In a joint letter to the Court filed yesterday, online TV provider Aereo and the major broadcast networks laid out their positions on the next steps in their litigation following the Supreme Court’s recent ruling in favor of the broadcasters.  Despite the Supreme Court’s ruling, the battle appears set to rage on before Judge Nathan.

Continue Reading Another Wrinkle in Aereo Case: Did the Supreme Court Turn Aereo Into a Cable Company?

In an opinion issued yesterday, Judge Crotty denied Goldman Sachs’ motion for reconsideration of his refusal to dismiss securities fraud claims that Goldman argued were inactionable “puffery.”  See our post on that decision here. Goldman had pointed to three subsequent Second Circuit opinions — in City of  Pontiac Policemen’s & Firemen’s Ret. Sys. v. UBS AG, Carpenters Pension Trust Fund of St. Louis v. Barclays PLC, and Boca Raton Firefighters & Police Pension Fund v. Bahash — that it argued had changed or clarified controlling law on puffery.  Judge Crotty disagreed:
Continue Reading Judge Crotty: Three New Second Circuit Opinions on “Puffery” Do Not Merit Reconsideration in Goldman Case

In an opinion issued yesterday, Judge Scheindlin rejected a proposed settlement between the New Jersey Department of Enviornmental Protection and oil company Citgo over claims related to the potential contamination of water supplies with a kind of gasoline additive known as MTBE.  The non-settling defendants objected to the proposed $23 million settlement on the grounds that it did not fully account for Citgo’s proportionate share of liability. Judge Scheindlin sustained the objection:
Continue Reading Judge Scheindlin Rejects Proposed Settlement of Water Contamination Suit Against Citgo on Fairness Grounds

In an opinion issued yesterday, Judge Stein certified two classes of plaintiffs – a national class and a New York class – bringing fraud claims against internet dating web site It’s Just Lunch (“IJL”).  The class representatives claim to have been defrauded into paying $1,000 for a year-long membership to IJL based on “corporate‐mandated

In an opinion issued today, Judge Engelmayer dismissed defamation and false-light invasion of privacy claims brought against a law professor who wrote a law review article (and gave a related lecture) about sexual discrimination in the workplace.  The article and lecture by Professor Zachary Kramer, titled “Of Meat and Manhood,” discussed problems with courts’ treatment of gender stereotyping claims.  The author used as a case study a lawsuit that accused a managing director of Credit Agricole named Robert Catalanello of workplace discrimination for harassing a vegetarian employee on the assumption that he was gay. After Kramer published the article, the employee, Ryan Pacifico, dropped the discrimination claim against Catalanello.  Catalanello sued Kramer for defamation and false-light invasion of privacy.  Judge Engelmayer dismissed the defamation claims as protected by the fair-report privilege or non-actionable opinion under New Jersey law:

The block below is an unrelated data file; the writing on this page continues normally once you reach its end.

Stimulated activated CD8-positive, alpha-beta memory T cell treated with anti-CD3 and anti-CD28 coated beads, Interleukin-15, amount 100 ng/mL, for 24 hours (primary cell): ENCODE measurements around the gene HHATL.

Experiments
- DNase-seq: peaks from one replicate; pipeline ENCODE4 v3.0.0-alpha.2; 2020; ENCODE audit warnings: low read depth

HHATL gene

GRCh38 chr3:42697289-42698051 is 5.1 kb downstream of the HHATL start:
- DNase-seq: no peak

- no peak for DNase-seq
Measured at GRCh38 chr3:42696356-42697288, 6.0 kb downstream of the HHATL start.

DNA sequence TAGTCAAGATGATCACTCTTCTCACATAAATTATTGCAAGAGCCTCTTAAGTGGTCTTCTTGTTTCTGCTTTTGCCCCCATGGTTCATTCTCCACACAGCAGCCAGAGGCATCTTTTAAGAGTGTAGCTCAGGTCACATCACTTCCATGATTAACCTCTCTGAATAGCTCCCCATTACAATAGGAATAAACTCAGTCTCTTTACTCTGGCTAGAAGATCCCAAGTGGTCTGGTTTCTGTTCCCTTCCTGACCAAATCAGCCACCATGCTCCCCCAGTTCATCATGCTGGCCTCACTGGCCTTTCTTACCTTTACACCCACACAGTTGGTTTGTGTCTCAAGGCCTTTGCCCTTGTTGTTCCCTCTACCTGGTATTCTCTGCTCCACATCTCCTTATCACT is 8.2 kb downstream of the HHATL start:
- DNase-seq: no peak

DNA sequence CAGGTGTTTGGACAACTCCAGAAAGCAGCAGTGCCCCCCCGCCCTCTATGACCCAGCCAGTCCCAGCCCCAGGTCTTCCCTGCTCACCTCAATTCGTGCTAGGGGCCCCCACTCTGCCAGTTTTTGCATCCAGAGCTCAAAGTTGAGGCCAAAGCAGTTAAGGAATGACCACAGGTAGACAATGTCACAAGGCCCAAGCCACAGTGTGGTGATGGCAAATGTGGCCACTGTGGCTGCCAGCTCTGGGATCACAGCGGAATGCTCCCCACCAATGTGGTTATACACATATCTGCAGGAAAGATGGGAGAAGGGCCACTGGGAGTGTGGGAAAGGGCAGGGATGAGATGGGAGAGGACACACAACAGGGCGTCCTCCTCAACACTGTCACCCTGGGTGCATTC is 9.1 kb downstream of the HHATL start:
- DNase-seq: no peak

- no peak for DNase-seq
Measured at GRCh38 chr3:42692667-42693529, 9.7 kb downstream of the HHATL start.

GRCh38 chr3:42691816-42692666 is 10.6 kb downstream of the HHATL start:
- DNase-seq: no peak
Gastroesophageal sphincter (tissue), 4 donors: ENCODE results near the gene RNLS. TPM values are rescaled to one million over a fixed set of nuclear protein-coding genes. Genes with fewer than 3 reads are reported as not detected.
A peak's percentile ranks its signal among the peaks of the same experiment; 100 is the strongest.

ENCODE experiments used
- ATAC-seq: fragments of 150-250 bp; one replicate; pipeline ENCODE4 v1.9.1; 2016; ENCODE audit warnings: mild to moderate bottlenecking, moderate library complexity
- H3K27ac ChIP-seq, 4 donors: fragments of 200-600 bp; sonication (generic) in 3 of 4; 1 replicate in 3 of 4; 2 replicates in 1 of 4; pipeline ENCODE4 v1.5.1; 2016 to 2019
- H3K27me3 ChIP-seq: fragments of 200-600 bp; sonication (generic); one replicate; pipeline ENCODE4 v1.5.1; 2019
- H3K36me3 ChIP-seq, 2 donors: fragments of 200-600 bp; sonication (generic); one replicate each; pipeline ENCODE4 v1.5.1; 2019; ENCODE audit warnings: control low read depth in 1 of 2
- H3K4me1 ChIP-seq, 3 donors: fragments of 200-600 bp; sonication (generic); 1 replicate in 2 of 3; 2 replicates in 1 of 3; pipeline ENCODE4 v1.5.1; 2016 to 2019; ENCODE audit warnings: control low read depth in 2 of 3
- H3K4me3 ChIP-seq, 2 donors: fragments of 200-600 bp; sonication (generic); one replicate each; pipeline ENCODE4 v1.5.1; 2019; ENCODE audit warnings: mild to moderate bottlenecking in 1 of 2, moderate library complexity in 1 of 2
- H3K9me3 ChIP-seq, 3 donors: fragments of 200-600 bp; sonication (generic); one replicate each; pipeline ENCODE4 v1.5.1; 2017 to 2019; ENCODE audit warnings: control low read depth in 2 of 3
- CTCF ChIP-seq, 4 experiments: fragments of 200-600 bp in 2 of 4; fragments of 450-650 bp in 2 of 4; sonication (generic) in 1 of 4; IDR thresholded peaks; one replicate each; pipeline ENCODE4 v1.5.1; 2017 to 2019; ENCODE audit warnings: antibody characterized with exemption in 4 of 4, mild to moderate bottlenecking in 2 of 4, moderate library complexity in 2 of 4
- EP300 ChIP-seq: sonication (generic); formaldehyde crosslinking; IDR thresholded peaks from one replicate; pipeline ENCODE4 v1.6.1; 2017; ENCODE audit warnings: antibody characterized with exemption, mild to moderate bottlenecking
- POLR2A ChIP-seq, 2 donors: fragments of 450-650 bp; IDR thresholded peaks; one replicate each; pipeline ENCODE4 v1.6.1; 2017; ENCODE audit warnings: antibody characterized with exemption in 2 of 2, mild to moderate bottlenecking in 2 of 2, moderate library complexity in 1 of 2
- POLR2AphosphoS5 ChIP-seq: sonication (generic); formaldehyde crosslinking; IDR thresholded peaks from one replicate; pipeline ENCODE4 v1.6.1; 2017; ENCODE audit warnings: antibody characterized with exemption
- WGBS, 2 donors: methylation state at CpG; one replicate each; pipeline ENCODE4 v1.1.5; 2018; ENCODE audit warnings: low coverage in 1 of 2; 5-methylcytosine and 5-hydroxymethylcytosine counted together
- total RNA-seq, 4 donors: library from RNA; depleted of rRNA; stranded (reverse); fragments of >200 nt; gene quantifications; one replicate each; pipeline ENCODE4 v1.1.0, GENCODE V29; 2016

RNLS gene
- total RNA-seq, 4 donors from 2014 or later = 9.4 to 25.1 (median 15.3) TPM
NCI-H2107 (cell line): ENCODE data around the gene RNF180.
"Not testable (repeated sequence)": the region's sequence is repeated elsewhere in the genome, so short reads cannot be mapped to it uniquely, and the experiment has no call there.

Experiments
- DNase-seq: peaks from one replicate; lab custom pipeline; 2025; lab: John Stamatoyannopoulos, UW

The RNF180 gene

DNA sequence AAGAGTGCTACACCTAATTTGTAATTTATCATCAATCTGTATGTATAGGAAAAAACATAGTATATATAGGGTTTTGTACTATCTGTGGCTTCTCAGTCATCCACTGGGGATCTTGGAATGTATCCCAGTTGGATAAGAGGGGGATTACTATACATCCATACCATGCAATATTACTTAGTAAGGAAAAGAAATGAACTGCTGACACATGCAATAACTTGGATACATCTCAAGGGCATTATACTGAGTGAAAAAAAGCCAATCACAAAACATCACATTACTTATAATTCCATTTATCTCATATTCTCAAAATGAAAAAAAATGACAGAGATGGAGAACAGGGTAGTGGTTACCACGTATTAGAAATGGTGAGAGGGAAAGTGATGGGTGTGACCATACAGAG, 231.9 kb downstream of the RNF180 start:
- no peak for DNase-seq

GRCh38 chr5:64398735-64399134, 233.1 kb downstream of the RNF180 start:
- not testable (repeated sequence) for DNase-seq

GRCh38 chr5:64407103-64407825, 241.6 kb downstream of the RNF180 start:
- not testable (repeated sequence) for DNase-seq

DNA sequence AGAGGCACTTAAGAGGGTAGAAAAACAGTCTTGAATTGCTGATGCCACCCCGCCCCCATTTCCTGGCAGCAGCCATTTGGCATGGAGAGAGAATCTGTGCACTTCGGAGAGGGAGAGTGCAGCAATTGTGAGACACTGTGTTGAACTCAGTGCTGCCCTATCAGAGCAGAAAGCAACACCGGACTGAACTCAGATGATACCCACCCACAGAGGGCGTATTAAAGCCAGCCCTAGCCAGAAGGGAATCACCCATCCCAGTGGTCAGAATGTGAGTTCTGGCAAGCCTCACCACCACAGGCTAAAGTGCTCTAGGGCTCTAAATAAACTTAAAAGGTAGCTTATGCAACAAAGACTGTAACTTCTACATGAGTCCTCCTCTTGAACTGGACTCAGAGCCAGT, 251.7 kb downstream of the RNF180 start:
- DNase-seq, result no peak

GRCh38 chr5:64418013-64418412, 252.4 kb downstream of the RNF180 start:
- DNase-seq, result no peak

Continue Reading Judge Engelmayer Rules that Law Review Article Discussing Dismissed Allegations of Discrimination Is Not Defamation

Judge Forrest today dismissed a lawsuit brought by former Olympic ice skater Oksana Baiul against more than 20 individuals and entities she accused of stealing more than $57 million she had earned through skating performances and endorsements.  The suit, which Judge Forrest characterized as “frivolous and, frankly, bizarre,” raised 17 claims, including civil RICO, common

In an opinion issued today, Judge Berman dismissed a putative securities fraud class action brought by shareholders of Ventrus Biosciences against the company and two of its officers. As Judge Berman summarized the plaintiffs’ claims:

At the core of the Complaint is the allegation that Defendants, as part of their efforts to raise capital for Ventrus, “touted” pre-2008 Phase II test results for VEN 309 conducted by the drug’s patent holder, Sam Amer, “[d]espite the fact that the small testing groups and subjective endpoints used in Amer’ s studies could not produce a reliable gauge of the efficacy of VEN 309.” Plaintiffs allege that Defendants’ misrepresentation of these Phase II test results-which were obtained during the second of three required stages of testing before a drug may obtain FDA approval-“misled investors as to VEN 309’s previous testing success and anticipated FDA approval,” and caused Plaintiffs to suffer economic loss when, on June 25, 2012, Ventrus disclosed that its Phase III clinical trial for VEN 309 “did not meet its endpoints” and that Ventrus would abandon its development of VEN 309.

Continue Reading Judge Berman Rules “Touting” of Unsuccessful Drug Trial Is Not Securities Fraud

Judge Abrams yesterday dismissed the complaint of a former Federal Reserve bank examiner who claimed she was fired after identifying a lack of internal controls at Goldman Sachs.  The plaintiff had alleged that she told her supervisors at the Fed that Goldman had “no firmwide conflict of interest policy,” in violation of SR 08-08, a Federal Reserve guideline that served as the basis for the plaintiff’s examination of Goldman.  When she refused to alter her conclusion, the plaintiff alleged, she was fired in retaliation. The Court dismissed the claims under the Federal Deposit Insurance Act’s whistleblower statute (Section 1831j).  First, Judge Abrams held that the statute did not apply to individuals, dismissing the claims against the plaintiffs’ former supervisors.  Moving next to the claims against the New York Fed, Judge Abrams held that neither of the plaintiff’s theories stated a claim under the whistleblower statute:

Continue Reading Judge Abrams Dismisses Whistleblower Suit Against New York Fed